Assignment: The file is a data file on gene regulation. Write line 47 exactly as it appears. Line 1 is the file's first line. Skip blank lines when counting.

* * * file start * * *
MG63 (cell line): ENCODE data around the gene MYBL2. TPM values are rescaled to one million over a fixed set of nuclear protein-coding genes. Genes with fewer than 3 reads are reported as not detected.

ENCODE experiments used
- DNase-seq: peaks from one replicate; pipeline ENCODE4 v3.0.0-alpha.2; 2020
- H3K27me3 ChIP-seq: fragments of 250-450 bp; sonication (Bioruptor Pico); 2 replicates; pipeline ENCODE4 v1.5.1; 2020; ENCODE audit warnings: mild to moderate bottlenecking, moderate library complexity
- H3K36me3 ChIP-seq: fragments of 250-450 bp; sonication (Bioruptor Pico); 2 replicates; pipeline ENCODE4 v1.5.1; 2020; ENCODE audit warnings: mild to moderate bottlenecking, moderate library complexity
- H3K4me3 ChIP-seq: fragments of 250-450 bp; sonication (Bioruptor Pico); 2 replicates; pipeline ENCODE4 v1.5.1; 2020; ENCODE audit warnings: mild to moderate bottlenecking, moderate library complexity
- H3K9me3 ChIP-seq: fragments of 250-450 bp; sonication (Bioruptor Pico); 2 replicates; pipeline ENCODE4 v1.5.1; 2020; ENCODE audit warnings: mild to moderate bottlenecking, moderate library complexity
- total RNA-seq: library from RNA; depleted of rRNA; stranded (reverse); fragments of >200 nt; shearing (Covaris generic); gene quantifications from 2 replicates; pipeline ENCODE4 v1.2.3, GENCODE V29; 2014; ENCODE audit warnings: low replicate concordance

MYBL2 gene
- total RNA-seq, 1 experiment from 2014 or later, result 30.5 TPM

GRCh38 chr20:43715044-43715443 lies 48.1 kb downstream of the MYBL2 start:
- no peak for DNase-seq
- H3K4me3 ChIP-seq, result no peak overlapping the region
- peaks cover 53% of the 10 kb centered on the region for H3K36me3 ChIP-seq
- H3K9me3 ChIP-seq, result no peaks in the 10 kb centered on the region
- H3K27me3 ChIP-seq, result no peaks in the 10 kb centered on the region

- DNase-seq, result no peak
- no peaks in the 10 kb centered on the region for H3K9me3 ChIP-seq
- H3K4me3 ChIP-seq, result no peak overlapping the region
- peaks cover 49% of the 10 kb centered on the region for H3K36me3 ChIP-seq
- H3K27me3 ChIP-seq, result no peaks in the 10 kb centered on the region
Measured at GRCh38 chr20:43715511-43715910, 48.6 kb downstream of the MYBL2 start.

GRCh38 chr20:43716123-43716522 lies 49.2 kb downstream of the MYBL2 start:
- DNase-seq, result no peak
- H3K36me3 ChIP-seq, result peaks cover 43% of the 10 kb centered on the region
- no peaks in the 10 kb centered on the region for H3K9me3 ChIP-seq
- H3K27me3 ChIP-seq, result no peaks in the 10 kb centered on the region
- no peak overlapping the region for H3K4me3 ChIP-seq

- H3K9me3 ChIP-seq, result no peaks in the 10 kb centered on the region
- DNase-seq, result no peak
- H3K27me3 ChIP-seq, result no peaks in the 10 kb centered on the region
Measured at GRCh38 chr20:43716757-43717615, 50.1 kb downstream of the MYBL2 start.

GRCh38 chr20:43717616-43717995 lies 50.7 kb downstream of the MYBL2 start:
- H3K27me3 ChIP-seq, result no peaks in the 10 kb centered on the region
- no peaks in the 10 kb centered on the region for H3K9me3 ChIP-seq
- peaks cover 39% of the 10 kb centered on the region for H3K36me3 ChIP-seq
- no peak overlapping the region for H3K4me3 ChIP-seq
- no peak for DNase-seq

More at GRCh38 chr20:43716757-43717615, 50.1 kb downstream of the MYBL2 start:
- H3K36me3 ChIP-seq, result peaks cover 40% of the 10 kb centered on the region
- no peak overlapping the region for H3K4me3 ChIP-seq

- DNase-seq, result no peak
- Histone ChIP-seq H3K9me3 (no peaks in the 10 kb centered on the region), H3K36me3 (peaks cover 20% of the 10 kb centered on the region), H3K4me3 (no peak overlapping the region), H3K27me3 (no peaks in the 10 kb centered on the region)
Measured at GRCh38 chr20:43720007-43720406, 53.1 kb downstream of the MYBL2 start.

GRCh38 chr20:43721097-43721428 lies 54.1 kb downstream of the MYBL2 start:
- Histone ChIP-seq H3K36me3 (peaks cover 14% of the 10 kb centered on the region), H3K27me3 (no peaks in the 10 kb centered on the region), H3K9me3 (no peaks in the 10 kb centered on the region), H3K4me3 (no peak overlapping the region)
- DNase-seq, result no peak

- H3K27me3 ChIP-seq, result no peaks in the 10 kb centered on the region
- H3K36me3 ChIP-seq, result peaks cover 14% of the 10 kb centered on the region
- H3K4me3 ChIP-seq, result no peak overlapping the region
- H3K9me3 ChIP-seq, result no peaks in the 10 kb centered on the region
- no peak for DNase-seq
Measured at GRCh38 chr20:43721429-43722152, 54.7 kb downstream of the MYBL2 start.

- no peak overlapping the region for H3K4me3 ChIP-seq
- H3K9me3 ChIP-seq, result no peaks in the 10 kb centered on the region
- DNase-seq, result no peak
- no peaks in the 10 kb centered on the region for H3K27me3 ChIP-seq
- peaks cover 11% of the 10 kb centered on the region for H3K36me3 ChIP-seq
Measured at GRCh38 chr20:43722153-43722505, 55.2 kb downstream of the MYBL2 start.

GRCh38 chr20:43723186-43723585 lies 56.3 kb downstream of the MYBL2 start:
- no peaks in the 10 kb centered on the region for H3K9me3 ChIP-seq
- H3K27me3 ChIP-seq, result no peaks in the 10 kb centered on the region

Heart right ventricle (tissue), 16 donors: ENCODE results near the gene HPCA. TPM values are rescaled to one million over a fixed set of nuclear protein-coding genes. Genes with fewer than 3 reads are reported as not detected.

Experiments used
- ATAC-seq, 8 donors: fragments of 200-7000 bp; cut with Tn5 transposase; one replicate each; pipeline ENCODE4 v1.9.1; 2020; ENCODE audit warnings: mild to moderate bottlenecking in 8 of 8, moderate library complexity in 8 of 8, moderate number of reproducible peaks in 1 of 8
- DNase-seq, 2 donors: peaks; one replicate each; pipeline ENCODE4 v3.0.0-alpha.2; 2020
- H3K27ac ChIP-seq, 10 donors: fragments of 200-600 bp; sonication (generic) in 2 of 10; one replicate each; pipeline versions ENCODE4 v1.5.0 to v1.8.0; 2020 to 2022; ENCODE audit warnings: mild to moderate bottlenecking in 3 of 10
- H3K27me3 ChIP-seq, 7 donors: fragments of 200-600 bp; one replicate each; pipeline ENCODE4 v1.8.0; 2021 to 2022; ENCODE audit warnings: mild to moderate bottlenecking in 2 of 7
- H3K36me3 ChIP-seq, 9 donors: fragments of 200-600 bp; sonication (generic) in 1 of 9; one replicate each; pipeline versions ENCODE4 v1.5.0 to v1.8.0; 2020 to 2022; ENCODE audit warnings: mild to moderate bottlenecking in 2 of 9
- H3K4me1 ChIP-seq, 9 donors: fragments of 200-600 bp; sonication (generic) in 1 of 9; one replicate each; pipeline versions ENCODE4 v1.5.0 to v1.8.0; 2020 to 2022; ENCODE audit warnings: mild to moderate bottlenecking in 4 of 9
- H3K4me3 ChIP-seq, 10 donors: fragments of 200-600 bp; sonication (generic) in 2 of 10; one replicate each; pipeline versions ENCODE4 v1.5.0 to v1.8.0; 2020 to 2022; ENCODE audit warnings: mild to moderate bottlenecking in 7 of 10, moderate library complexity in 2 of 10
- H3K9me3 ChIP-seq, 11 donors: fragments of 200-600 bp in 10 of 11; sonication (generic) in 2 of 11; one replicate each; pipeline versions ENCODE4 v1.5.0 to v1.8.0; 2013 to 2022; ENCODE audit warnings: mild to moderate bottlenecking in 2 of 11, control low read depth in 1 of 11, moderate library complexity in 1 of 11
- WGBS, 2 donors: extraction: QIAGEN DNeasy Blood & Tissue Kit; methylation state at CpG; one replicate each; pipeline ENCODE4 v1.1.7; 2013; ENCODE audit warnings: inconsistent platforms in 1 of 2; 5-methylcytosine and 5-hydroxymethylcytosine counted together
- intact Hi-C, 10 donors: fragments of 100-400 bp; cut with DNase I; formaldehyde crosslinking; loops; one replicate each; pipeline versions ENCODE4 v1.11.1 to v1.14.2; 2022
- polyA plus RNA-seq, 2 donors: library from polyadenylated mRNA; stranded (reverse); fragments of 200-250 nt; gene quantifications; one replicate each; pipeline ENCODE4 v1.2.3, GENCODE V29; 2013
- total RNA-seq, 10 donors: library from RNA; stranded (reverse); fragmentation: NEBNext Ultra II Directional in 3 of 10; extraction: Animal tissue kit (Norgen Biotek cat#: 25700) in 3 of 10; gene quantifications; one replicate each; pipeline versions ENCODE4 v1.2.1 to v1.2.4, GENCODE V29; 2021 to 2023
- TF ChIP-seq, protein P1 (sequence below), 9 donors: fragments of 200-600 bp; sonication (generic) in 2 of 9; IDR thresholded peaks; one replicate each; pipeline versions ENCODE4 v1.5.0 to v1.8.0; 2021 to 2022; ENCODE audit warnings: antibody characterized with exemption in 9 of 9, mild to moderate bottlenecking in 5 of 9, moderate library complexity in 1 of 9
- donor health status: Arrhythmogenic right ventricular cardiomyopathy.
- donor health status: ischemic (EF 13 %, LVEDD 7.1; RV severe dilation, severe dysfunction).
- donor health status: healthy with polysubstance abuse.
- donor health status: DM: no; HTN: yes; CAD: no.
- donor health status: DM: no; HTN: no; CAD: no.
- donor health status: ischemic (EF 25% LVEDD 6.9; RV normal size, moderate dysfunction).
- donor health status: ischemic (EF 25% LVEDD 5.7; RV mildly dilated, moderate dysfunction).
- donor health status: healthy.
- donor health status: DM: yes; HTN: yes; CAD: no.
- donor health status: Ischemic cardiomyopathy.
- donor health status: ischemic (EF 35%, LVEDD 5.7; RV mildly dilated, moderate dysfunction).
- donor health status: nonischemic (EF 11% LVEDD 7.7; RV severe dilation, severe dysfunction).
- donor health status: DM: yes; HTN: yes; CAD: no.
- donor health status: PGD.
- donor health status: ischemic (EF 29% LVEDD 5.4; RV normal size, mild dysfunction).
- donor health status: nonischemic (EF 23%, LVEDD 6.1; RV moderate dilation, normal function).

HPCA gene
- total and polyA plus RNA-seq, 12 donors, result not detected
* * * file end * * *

- DNase-seq, result no peak